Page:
Thank you to Kelly Arbour-Nicitopoulos and the Canadian Disability Participation Project team for contributing this guest post.
An interdisciplinary team of researchers from the Canadian Disability Participation Project (with expertise in childhood disability, physical activity, health behaviour change, surveillance and inclusive physical education programming), representatives from disability and physical activity organizations, and parents of children and adolescents with disabilities have created Canada’s first-ever comprehensive summary of activity data for children and adolescents with disabilities.
A Disability Report Card resource suite to accompany the peer-reviewed report has been created, which includes several knowledge products which describe the grading and evaluation process and highlight data gaps and recommendations to improve the quality of physical activity experiences for children and youth with disabilities.
Among the grades is Active Play, for which Canada received an F, given that only 16% of children with functional limitations spend time outdoors on a regular basis (with little other data available). This highlights a major gap in research and data collection in this area, where the authors emphasized the need for research into playground accessibility to better understand active play among this population group.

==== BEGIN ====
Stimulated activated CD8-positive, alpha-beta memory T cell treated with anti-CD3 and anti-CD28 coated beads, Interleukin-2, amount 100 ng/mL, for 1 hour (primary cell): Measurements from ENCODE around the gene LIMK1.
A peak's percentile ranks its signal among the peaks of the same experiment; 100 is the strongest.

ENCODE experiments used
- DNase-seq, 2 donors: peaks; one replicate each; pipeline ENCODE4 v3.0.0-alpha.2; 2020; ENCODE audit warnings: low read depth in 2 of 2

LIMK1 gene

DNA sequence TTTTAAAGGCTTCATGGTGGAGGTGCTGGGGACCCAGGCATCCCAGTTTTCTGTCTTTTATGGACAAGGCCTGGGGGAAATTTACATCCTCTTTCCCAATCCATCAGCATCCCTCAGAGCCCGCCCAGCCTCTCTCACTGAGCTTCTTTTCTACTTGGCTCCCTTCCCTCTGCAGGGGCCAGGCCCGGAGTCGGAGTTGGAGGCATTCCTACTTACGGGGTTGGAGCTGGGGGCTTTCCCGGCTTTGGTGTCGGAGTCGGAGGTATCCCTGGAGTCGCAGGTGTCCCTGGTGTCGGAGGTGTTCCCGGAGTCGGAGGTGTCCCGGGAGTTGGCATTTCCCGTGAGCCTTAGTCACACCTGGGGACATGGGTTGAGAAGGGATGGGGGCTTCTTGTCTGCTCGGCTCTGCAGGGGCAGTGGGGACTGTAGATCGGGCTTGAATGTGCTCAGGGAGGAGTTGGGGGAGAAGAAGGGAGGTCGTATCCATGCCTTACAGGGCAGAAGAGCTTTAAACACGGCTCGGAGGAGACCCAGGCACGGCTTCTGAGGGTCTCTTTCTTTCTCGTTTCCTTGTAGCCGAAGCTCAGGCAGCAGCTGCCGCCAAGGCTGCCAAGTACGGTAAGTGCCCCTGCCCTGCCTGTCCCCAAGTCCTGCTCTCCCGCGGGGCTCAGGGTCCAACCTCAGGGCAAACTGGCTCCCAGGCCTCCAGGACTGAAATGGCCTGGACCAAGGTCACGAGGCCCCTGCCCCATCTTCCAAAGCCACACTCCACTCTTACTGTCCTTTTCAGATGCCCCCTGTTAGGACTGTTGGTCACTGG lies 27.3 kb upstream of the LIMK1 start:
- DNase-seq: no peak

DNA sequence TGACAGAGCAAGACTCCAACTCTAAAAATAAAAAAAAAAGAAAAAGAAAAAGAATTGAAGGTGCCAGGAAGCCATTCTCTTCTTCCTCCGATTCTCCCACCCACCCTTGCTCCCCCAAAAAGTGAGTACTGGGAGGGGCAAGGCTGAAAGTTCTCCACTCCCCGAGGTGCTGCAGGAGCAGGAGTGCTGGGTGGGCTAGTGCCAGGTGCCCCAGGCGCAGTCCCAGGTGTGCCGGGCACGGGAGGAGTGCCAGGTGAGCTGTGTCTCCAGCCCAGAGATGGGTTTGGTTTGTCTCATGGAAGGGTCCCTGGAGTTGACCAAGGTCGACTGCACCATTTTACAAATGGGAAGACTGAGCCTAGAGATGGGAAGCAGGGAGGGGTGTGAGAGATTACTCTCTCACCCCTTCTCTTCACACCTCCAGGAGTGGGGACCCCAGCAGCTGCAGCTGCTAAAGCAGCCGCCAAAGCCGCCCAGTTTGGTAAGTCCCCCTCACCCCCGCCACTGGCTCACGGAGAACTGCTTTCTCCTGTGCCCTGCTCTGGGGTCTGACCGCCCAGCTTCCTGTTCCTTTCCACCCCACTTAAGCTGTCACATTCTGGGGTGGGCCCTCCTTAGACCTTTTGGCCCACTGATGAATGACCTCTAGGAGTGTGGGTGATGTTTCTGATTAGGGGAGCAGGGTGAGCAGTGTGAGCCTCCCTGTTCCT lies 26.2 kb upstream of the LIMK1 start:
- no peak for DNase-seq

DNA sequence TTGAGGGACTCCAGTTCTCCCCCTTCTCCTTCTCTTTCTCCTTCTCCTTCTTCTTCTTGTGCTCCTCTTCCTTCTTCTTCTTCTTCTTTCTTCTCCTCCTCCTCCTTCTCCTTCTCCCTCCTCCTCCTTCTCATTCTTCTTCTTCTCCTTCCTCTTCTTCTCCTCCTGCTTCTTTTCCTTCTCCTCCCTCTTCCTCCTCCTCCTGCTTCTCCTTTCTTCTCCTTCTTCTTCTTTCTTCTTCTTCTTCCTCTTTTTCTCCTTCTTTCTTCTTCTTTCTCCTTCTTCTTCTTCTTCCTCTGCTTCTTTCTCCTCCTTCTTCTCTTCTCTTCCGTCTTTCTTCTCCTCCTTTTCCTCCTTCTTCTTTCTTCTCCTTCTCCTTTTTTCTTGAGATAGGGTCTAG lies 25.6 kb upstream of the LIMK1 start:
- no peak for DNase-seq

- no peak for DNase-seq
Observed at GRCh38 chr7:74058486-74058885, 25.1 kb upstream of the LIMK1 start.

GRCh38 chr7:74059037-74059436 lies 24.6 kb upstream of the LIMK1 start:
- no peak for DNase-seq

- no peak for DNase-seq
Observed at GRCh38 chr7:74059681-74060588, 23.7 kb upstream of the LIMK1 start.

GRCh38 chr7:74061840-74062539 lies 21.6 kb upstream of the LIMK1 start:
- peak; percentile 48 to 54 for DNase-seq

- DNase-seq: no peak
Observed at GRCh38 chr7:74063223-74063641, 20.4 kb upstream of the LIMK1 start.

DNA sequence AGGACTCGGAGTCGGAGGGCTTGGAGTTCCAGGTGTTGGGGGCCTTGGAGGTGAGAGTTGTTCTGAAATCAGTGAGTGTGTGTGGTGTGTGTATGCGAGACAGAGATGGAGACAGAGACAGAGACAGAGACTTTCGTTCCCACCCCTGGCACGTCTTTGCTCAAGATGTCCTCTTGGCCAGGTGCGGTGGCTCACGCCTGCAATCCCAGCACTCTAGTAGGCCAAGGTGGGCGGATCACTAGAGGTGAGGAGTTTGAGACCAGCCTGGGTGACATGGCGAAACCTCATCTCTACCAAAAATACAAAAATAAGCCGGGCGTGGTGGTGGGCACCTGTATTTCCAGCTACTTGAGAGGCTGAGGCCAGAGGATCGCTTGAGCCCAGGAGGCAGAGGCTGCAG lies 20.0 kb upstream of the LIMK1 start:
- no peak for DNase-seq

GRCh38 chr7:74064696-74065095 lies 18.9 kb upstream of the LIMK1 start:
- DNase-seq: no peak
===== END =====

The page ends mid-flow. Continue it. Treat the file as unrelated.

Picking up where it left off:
These resources are intended for any group or individual concerned with inclusion and who is working to foster positive physical activity experiences for children and adolescents with disabilities. This may include physical activity organizations, municipalities, educators, and families.
Dr. Kelly Arbour-Nicitopoulos is an Associate Professor in the Faculty of Kinesiology and Physical Education and an Advisory Member of the Mental Health and Physical Activity Research Centre at the University of Toronto in Ontario, Canada. She is also an Adjunct Scientist at Holland Bloorview Kids Rehabilitation Hospital, the Co-Director of Knowledge Mobilization for the Active Living Alliance for Canadians with a Disability, and an Associate Editor of Adapted Physical Activity Quarterly. Situated within the field of exercise psychology, her research program is theory-driven, using both quantitative and qualitative methods to measure, understand, and change physical activity behaviour in children and youth experiencing disability.